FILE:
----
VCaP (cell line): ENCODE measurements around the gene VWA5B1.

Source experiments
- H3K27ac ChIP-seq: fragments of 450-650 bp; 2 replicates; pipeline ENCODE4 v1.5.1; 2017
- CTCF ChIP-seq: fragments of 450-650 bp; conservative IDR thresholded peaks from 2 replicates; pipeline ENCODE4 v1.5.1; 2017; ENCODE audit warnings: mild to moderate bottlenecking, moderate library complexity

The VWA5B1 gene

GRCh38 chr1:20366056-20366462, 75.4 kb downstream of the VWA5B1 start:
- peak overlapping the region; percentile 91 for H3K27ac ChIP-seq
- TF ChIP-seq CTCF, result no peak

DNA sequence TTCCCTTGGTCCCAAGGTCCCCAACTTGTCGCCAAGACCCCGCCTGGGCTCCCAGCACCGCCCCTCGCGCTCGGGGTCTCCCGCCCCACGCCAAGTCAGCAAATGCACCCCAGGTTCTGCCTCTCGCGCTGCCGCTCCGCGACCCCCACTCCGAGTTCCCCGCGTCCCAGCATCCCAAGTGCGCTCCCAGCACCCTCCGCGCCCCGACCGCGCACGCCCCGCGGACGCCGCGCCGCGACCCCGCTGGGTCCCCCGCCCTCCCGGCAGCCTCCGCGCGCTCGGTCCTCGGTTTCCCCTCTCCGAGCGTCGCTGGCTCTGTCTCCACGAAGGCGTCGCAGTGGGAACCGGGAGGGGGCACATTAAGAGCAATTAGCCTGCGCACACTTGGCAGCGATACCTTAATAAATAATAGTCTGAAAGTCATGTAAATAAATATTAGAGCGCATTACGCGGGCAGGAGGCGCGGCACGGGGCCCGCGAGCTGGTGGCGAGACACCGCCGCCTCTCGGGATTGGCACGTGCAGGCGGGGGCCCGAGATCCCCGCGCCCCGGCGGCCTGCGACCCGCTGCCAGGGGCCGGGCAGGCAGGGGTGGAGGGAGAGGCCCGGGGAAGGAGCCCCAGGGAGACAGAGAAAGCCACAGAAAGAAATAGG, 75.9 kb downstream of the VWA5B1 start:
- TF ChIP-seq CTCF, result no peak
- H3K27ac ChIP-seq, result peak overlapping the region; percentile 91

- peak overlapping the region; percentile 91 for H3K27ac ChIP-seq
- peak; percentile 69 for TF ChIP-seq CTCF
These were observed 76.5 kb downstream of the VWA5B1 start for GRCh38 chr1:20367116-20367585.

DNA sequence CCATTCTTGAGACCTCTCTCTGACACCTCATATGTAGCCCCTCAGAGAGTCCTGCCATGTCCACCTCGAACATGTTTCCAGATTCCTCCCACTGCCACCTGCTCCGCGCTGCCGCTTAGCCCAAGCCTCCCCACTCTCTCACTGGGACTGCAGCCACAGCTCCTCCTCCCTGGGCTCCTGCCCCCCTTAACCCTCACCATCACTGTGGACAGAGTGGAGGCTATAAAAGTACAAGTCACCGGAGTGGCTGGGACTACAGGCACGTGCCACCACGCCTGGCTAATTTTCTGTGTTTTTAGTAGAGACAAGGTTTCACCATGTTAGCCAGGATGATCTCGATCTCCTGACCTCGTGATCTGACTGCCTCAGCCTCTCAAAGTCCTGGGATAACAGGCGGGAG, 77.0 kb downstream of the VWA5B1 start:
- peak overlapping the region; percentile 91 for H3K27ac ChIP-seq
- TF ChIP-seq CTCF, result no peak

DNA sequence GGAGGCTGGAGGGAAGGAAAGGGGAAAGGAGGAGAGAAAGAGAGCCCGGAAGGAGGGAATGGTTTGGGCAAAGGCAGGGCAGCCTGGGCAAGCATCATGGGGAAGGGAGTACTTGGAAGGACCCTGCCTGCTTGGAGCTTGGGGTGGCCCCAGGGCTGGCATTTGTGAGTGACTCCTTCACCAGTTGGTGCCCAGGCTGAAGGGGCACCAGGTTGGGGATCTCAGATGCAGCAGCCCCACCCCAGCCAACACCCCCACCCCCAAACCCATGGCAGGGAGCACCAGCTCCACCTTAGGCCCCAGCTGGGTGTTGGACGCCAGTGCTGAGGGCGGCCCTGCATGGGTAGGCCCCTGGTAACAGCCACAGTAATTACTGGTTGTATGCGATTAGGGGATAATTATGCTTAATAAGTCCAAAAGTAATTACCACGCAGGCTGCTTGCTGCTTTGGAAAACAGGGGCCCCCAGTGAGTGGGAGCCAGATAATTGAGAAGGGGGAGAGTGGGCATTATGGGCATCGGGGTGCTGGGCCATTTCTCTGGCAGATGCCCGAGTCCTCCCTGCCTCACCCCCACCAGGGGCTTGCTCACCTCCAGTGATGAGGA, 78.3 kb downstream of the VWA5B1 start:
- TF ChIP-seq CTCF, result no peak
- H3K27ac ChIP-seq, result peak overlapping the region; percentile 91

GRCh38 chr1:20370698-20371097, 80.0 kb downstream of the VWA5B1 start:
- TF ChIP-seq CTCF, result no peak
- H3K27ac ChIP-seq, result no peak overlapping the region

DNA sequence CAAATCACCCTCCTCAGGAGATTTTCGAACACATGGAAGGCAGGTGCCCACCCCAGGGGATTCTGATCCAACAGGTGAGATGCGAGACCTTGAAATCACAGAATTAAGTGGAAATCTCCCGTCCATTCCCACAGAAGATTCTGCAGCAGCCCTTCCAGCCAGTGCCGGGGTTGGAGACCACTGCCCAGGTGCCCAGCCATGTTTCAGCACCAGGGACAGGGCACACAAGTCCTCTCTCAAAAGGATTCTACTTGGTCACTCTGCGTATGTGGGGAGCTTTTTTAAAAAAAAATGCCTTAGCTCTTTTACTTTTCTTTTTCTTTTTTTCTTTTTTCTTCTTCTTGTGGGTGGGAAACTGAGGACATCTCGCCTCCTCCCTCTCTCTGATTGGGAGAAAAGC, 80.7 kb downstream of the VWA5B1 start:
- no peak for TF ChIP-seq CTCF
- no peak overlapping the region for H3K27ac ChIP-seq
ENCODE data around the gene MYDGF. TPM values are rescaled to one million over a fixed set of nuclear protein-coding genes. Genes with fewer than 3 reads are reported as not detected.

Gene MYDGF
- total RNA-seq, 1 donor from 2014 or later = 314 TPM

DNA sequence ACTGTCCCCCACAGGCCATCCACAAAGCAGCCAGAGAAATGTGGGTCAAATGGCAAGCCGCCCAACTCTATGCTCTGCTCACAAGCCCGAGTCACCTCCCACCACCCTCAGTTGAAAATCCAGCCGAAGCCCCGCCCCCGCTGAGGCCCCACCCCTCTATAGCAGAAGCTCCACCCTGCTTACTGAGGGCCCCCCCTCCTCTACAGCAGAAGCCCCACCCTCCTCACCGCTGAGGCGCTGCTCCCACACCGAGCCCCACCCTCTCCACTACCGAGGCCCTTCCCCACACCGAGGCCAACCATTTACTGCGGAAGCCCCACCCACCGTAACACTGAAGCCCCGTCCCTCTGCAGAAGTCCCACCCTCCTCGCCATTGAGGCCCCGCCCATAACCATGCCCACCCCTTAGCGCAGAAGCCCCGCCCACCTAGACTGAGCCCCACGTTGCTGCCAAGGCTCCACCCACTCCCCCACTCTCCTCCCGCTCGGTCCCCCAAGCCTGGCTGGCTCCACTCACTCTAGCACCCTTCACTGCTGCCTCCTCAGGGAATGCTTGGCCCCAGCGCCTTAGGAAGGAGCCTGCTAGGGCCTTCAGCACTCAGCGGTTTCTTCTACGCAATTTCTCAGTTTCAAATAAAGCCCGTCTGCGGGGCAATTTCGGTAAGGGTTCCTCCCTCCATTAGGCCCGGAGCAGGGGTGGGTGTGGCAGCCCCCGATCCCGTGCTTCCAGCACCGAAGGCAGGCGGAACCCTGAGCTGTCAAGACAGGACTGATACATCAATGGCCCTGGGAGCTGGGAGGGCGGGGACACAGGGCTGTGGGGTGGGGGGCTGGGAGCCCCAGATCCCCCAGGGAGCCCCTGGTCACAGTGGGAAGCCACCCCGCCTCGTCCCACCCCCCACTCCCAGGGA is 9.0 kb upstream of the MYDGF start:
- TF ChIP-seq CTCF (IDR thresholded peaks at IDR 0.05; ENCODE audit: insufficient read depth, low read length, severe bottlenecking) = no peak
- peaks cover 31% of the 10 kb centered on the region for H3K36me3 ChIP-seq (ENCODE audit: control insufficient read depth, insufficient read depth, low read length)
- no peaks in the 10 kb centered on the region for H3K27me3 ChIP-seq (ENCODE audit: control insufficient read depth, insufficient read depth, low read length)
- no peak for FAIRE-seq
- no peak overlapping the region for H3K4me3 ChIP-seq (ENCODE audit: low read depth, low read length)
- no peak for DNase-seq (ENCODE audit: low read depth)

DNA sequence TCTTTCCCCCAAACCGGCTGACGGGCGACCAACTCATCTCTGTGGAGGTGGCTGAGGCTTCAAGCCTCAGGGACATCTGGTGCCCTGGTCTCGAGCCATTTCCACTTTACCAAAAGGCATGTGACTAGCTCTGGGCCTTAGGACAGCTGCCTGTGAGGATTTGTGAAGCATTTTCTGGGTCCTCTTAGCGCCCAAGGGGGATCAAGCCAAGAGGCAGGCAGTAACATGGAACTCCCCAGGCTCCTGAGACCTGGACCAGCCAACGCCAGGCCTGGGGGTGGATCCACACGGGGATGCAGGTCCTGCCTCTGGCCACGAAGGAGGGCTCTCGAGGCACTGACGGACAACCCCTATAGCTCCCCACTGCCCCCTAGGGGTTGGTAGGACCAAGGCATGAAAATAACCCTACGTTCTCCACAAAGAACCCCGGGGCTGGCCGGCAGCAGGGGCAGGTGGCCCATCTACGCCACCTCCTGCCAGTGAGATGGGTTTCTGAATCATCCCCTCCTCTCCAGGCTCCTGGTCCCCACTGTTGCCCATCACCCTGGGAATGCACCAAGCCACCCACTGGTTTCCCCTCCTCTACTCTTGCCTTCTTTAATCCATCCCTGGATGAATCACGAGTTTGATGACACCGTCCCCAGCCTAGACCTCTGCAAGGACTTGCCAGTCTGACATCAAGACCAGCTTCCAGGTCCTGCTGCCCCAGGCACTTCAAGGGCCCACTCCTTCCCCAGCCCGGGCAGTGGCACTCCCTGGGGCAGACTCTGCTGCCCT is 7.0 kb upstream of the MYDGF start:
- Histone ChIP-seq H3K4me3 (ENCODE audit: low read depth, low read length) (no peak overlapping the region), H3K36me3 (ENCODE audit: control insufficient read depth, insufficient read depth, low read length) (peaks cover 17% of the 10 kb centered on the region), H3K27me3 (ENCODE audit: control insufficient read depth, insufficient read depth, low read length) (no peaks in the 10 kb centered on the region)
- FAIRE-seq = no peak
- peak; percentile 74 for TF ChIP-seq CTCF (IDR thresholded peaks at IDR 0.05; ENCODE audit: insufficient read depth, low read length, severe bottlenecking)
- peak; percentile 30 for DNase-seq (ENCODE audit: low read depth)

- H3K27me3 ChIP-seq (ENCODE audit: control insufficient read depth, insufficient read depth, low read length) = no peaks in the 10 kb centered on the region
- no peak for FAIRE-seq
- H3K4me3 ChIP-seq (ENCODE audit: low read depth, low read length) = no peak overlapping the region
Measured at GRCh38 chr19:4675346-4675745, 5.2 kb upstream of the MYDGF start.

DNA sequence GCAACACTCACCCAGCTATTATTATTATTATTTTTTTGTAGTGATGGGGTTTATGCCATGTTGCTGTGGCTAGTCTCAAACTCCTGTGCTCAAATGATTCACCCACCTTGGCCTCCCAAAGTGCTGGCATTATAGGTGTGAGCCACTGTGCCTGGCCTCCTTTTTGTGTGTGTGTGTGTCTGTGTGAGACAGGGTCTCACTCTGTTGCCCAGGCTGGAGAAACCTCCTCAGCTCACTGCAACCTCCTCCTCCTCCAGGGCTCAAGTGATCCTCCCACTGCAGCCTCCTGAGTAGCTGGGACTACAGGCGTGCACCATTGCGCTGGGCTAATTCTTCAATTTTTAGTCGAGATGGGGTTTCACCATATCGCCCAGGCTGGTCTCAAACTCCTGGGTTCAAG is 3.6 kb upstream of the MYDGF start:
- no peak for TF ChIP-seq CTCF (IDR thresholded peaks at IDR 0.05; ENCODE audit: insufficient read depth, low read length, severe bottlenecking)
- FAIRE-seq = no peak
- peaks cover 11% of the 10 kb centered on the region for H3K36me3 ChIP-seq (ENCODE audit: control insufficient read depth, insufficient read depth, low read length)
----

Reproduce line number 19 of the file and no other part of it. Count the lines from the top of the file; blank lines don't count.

- TF ChIP-seq CTCF, result no peak